Any of the numerous mdr genes known to confer the mdr phenotype is useful as the heterologous gene. The mdr genes are known to the ordinarily skilled artisan and are described, for example, by Roninson et al. (1991) in Molecular and Cellular Biology of Multidrug Resistance in Tumor Cells (ed. Roninson, Plenum Press, NY) 91-106. Accordingly, the present invention provides a method of conferring cell-specific multidrug resistance which comprises transducing cells with the hybrid vector of the present invention which contains a cell-specific promoter and an mdr gene. In a preferred embodiment, the present invention provides a method of conferring multidrug resistance to erythroid cells of a patient which comprises obtaining bone marrow or stem cells from a patient, transducing the bone marrow or stem cells with the AAV-B19 hybrid vector of the present invention which contains an mdr gene as the heterologous gene, and reintroducing the transduced cells into a patient. The expression of the mdr gene can be evaluated by assaying for the mdr gene product, i.e., P-glycoprotein, in the patient's peripheral blood cells or bone marrow cells. For example, P-glycoprotein can be detected by known immunologic assays with an antibody against P-glycoprotein. Such antibodies are known and available to the ordinarily skilled artisan, and are described, for example, by Meyers et al. (1989) Cancer Res. 49, 3209 and Georges et al. (1990) Proc. Nat'l Acad. Sci. USA 87, 152. The present method is particularly useful as an adjunct to cancer chemotherapy in that it effectively results in the protection of erythroid cells from the effects of chemotherapeutic agents targeted to other tissues.

Yet another aspect of the present invention provides a method for delivery of a pharmaceutical product, a protein or an antisense RNA in a mammal. Since the normal differentiation of these stem cells results in production of mature erythrocytes, the transduction of stem cells with the subject vector ultimately yields a population of circulating, enucleate vesicles containing the gene product. This method comprises transducing hematopoietic stem or progenitor cells with the hybrid vector of the present invention and introducing, e.g. by intravenous transfusion or injection, the transduced cells into a mammal. Transduction can be accomplished by transfecting cells with the hybrid vector by standard methods of infecting cells with mature AAV virions containing the hybrid vector at about 37° C. for about one to two hours. Stable integration of the recombinant viral genome is accomplished by incubating cells at about 37° C. for about one week to about one month. Transduced cells are recognized by assaying for expression of the heterologous gene, as described hereinabove. In this embodiment, the pharmaceutical product is encoded by the heterologous gene of the hybrid vector, and can be any pharmaceutical product capable of being expressed by the hybrid vector. Such products include α, β and γ-globin, insulin, GM-CSF, M-CSF, G-CSF, EPO, TNF, MGF, interleukins, the gene product of the retinoblastoma gene, p53 or adenosine deaminase. Therefore, the present invention can provide production of constitutive levels of heterologous gene products inside membrane vesicles, specifically red blood cells, for in situ treatment of disease. Optionally, the hybrid vector can further comprise a sequence which encodes a signal peptide or other moiety which facilitates the secretion of the gene product from the erythroid cell. Such sequences are well-known to one of ordinary skill in the art [see, for example, Michaelis et al. (1982) Ann. Rev. Microbiol. 36, 435] and can be inserted into the subject vectors between the promoter and coding region by methods described herein. This method can be used to treat a variety of diseases and disorders and is not limited to the treatment of hemoglobinopathies, since the heterologous gene is constitutively expressed and can be released from the red blood cell by virtue of a secretory sequence, or released when red blood cells are lysed in the liver and spleen.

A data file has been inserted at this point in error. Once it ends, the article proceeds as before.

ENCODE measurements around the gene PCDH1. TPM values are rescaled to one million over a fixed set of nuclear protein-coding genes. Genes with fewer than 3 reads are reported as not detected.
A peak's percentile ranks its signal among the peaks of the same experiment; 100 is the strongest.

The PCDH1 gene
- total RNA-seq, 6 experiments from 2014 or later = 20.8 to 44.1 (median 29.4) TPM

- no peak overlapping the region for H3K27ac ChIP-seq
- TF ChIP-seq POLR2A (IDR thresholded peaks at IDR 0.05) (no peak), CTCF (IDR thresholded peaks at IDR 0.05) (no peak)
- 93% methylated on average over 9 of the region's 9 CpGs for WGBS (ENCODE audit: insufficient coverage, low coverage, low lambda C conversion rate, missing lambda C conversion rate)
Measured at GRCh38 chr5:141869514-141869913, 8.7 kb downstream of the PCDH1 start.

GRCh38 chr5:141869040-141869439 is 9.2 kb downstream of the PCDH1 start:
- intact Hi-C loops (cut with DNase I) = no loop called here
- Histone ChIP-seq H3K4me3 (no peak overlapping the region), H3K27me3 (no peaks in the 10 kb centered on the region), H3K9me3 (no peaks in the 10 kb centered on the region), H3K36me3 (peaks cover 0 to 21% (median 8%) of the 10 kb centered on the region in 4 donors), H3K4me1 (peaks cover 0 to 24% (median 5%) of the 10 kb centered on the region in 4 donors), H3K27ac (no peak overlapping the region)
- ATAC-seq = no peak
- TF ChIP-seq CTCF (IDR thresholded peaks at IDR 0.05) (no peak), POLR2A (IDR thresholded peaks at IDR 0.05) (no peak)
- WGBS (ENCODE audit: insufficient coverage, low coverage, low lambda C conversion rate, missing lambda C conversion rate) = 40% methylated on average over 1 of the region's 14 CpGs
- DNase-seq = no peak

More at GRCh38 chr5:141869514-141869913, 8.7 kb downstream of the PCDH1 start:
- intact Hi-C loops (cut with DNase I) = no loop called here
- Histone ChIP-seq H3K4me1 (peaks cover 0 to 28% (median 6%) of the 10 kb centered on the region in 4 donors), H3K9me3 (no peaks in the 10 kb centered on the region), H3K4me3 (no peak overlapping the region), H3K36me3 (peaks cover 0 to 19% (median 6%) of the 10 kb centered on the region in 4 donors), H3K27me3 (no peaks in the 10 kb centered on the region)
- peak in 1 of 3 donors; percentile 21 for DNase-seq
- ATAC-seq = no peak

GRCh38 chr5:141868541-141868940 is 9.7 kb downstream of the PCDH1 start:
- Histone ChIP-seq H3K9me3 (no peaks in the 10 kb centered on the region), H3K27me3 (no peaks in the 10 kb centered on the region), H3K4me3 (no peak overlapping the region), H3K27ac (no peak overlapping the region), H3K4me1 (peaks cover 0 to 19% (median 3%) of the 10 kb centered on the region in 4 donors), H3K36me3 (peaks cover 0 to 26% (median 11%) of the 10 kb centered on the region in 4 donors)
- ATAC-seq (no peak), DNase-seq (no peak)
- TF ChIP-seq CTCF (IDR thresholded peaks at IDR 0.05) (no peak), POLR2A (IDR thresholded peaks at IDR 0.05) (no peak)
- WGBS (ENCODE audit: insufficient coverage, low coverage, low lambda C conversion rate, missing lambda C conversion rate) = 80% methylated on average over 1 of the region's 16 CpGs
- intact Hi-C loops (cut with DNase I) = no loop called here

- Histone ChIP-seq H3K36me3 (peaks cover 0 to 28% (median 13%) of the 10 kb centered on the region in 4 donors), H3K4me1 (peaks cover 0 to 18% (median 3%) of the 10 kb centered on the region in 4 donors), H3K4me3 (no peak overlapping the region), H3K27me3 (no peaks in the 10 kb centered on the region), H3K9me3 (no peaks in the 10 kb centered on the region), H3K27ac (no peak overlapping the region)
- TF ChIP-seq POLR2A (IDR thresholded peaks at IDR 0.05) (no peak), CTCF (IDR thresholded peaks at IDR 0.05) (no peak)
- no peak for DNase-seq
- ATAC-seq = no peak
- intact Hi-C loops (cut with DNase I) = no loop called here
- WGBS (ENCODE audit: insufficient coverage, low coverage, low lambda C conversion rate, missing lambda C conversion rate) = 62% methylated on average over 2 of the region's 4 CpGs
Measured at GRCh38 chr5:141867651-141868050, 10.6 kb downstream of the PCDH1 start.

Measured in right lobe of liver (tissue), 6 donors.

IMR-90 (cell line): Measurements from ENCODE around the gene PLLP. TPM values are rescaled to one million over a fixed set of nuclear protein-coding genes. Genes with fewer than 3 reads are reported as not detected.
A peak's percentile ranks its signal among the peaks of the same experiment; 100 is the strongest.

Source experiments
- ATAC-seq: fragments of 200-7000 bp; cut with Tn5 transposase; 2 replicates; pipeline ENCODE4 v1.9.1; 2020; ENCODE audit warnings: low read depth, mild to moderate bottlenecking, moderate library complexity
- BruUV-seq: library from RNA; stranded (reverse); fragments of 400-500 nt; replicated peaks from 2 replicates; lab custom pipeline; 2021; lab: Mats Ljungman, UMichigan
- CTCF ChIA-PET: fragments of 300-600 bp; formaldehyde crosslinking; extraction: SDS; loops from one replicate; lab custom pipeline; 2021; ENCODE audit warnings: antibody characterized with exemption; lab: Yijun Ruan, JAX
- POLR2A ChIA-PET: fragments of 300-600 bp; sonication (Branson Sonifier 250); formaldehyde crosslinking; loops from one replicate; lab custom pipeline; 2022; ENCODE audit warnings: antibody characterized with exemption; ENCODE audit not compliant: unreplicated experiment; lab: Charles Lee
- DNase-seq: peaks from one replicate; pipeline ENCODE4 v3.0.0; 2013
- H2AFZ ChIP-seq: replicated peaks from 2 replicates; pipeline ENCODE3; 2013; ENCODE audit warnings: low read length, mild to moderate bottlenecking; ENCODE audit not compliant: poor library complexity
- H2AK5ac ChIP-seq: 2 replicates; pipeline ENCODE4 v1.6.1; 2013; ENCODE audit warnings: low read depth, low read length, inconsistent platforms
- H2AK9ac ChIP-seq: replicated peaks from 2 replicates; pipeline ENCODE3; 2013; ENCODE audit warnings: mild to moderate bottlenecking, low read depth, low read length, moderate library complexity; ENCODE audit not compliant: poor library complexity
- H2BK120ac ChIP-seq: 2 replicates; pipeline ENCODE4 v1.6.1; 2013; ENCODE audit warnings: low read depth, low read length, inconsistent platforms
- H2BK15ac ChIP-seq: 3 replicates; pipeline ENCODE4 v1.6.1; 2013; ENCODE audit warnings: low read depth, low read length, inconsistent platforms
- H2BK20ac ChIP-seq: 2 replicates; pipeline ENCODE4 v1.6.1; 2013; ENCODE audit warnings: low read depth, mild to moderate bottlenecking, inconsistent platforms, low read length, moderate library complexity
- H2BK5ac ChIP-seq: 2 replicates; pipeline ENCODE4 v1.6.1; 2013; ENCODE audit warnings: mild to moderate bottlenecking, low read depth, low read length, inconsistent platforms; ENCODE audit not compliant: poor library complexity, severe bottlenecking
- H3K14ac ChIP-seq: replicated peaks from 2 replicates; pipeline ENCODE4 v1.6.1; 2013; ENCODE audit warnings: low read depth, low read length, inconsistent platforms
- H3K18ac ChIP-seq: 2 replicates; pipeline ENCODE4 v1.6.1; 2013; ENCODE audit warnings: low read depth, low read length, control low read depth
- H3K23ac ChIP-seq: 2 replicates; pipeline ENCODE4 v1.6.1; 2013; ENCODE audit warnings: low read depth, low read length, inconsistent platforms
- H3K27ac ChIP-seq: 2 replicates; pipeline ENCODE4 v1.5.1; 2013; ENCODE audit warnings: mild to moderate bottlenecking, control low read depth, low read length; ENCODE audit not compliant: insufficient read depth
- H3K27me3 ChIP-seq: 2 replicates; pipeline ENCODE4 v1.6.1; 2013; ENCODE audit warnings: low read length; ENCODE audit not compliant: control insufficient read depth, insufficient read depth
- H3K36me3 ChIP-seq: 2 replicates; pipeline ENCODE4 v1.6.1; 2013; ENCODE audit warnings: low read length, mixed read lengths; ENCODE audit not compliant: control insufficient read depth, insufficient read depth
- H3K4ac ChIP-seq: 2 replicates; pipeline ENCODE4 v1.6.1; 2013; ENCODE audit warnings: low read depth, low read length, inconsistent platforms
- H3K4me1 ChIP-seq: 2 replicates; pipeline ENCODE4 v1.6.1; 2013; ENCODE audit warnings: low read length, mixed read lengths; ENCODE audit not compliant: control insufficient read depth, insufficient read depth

The following examples further illustrate the present invention.

EXAMPLE 1 Site-Specific Integration of the Recombinant AAV Genome

Site-specific integration of the AAV genome was confirmed by an approach in which normal human diploid fibroblasts (HDF) were either mock-infected, or infected with an increasing multiplicity-of-infection (moi) of wild-type AAV. Following multiple serial passage of these cells in culture, their total genomic DNA was isolated, digested with a variety of restriction endonucleases, and analyzed on Southern blots using an AAV-specific DNA probe. A representative Southern blot is presented in FIG. 4. Restriction enzymes are indicated at the top of the figure. The moi is indicated at the top of each lane, with 0.0 indicating mock-infection. The predominant single band of hybridization is evidence that the wild-type AAV genome integrates into normal human diploid cell chromosomal DNA in a site-specific manner. The target site was saturated only at very high moi of AAV, and no selection procedure was employed to select for cell populations that have the integrated provirus.